Approved by Faculty Senate.
University Studies Course Approval--Critical Analysis Flag
Department or Program English
Course Number 290
Semester Hours 5
Frequency of Offering each semester
Course Title Literary Studies
Catalog Description This course is an introduction to literary analysis and writing about literature, focusing upon the major genres: fiction, poetry, and drama.
This is an existing course previously approved
by A2C2 Yes
This is a new course proposal No
Proposal category Critical Analysis Flag
Department Contact Sandra Bennett
Email Address firstname.lastname@example.org
UNIVERSITY STUDIES CRITICAL ANALYSIS FLAG COURSE PROPOSAL AND RATIONALE
EN 290 Literary Studies
EN 290 is required of all English majors and will prepare students for all upper division English courses by addressing the following objectives:
*Students understand the methods and strategies for literary analysis
* Students can apply strategies for literary analysis to a variety of literary works
* Students can recognize and apply the principles of effective written and oral response to various kinds of literature, using primary and secondary sources.
Critical analysis skills will be fostered and developed in this course in particular in the English curriculum.
This course merits the critical analysis flag in that it:
--will require students to understand and apply principles of genre identification
--will engage students in recognizing and analyzing differing approaches to issues of literary canon
--will introduce students to literary history and movements, issues of translation, and the various critical strategies for analyzing and describing features of literary genres
--will introduce students to critical approaches to literary analysis
--will demand student accountability and quality work in both written and oral analysis.
This course includes requirements and learning activities that promote students abilities to
a. recognize and evaluate appropriate evidence to advance a claim.
Application of methods and strategies of analyzing literary works will include examination of differing views of the salient features of selected works from the three main genres: fiction, poetry, and drama. Students will be introduced to competing critical approaches and learn how to utilize a variety of methodologies in analyzing literary texts.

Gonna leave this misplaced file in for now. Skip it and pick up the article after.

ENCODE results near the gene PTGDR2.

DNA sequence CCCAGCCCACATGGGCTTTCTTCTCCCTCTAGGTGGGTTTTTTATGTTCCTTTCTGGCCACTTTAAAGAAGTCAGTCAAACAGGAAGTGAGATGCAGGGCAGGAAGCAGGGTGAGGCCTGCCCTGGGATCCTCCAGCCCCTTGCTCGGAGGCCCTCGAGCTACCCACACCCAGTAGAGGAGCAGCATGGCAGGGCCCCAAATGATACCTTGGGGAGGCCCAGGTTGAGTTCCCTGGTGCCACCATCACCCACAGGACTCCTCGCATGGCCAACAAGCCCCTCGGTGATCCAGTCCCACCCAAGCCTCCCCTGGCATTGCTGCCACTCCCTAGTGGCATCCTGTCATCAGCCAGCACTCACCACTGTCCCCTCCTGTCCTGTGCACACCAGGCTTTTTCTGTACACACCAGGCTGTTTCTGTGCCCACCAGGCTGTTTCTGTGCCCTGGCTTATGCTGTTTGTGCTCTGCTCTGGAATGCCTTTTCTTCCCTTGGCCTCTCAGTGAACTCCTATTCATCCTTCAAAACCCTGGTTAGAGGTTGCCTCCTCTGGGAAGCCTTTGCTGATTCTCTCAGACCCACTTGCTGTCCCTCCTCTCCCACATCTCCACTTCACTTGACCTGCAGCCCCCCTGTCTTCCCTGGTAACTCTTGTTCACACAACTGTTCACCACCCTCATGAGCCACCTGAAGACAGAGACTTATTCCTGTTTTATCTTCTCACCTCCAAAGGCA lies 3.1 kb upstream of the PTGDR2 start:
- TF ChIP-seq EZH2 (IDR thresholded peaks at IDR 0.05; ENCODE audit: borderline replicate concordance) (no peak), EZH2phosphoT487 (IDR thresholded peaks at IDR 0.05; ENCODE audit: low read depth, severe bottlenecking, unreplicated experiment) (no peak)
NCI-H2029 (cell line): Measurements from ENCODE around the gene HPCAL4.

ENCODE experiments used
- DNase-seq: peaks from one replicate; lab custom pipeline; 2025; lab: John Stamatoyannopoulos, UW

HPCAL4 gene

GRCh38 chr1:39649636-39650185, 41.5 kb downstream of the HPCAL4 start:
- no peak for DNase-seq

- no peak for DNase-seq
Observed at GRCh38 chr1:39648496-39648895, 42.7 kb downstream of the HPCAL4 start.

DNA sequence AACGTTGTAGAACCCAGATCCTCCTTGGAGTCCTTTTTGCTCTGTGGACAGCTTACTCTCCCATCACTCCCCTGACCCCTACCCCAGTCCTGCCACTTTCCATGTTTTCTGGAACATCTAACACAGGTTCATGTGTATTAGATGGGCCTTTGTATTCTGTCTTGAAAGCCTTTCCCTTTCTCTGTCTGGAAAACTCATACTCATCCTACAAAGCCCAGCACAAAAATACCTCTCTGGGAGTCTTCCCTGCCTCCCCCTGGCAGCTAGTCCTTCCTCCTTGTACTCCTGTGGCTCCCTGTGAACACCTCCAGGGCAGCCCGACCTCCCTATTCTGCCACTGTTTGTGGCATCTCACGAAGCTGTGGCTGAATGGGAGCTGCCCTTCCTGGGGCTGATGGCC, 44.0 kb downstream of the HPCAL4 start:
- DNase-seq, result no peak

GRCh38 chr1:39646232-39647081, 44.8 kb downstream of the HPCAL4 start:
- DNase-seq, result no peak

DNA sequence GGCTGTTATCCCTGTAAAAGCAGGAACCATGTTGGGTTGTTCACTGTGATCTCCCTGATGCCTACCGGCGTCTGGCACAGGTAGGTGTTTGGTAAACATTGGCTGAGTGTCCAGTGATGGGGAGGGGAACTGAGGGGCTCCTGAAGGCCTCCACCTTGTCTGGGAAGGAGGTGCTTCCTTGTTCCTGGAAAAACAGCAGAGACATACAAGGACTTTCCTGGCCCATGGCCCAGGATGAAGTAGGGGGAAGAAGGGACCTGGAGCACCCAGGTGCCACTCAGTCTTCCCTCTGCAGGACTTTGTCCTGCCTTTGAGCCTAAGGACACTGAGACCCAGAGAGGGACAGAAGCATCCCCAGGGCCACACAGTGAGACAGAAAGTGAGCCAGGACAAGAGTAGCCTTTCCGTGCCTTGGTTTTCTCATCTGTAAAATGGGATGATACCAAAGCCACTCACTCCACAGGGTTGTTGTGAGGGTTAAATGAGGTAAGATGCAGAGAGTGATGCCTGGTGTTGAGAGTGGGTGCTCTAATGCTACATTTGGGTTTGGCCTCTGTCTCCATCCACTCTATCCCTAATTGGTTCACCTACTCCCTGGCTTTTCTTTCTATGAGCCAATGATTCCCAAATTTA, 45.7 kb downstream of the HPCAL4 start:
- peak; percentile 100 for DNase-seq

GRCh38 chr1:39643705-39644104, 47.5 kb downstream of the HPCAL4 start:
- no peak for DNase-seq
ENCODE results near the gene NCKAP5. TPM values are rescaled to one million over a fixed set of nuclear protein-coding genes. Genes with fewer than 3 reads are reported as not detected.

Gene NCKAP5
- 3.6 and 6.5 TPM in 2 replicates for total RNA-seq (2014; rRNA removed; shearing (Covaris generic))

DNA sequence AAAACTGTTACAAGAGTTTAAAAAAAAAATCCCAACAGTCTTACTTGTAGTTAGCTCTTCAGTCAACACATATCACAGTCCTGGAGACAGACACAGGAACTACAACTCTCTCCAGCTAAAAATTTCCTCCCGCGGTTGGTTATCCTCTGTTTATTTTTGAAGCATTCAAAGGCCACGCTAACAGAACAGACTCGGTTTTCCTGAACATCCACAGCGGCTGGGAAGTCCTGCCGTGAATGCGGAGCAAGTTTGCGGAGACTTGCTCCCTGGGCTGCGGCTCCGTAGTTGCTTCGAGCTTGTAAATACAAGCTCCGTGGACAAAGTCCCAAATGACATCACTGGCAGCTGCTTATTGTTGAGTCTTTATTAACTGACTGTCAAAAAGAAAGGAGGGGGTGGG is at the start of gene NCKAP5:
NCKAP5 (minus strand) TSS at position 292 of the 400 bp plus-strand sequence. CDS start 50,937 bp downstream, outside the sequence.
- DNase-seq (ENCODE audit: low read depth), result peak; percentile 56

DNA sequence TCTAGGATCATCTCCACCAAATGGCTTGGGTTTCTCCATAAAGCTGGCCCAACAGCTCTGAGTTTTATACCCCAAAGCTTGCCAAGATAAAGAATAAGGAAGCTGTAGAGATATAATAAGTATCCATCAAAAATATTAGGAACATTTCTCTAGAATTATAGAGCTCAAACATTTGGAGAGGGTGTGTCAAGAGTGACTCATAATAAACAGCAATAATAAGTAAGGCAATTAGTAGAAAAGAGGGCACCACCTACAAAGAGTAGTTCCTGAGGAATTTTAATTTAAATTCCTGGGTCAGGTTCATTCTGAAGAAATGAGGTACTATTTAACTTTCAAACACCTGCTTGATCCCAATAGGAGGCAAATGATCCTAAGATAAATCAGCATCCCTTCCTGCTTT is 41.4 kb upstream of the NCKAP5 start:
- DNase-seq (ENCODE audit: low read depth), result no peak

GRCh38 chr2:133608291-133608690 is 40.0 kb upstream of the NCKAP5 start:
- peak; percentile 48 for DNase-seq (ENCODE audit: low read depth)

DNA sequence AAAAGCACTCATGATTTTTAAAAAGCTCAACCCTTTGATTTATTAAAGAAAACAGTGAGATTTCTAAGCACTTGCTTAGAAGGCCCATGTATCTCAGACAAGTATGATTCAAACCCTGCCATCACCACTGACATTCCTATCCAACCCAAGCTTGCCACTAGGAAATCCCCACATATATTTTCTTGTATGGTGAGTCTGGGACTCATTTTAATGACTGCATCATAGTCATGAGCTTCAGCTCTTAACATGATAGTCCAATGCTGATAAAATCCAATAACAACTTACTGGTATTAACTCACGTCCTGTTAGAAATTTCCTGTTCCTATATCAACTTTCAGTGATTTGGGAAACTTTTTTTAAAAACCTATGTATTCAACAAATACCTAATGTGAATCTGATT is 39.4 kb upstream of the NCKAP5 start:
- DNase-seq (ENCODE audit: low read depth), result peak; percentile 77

b. apply critical analytical skills in advancing a theoretical position.
Students in this course will engage in written and oral assignments which apply theoretical knowledge to analysis of literary texts. These will include three major essays, ten short writing assignments, tests, formal and informal class presentations, reading, and quizzes. See the attached syllabus (Appendix A) for detailed descriptions of assignments.
c. evaluate alternative arguments within a systematic framework.
By reading, discussing, and writing about literary texts, students will learn to incorporate evidence from primary and secondary sources in support of their own critical analysis. Such research will involve students in formulating, evaluating, and selecting arguments to present a coherent and convincing case for a particular critical approach to the text.
WINONA STATE UNIVERSITY
Curriculum Approval Form
This course is an introduction to literary analysis and writing about literature, focusing upon the major genres of literatures: fiction, poetry, and drama.
Focus: Students will be introduced to the following literary topics:
Objectives: This course prepares students of English for all upper division English courses by addressing the following objectives:
- Genre identification:
- Elements of fiction
- Types of fiction
- Elements of poetry
- Types of poetry
- Elements of drama
- Types of drama
- Issues of canon
- Importance of historical and cultural context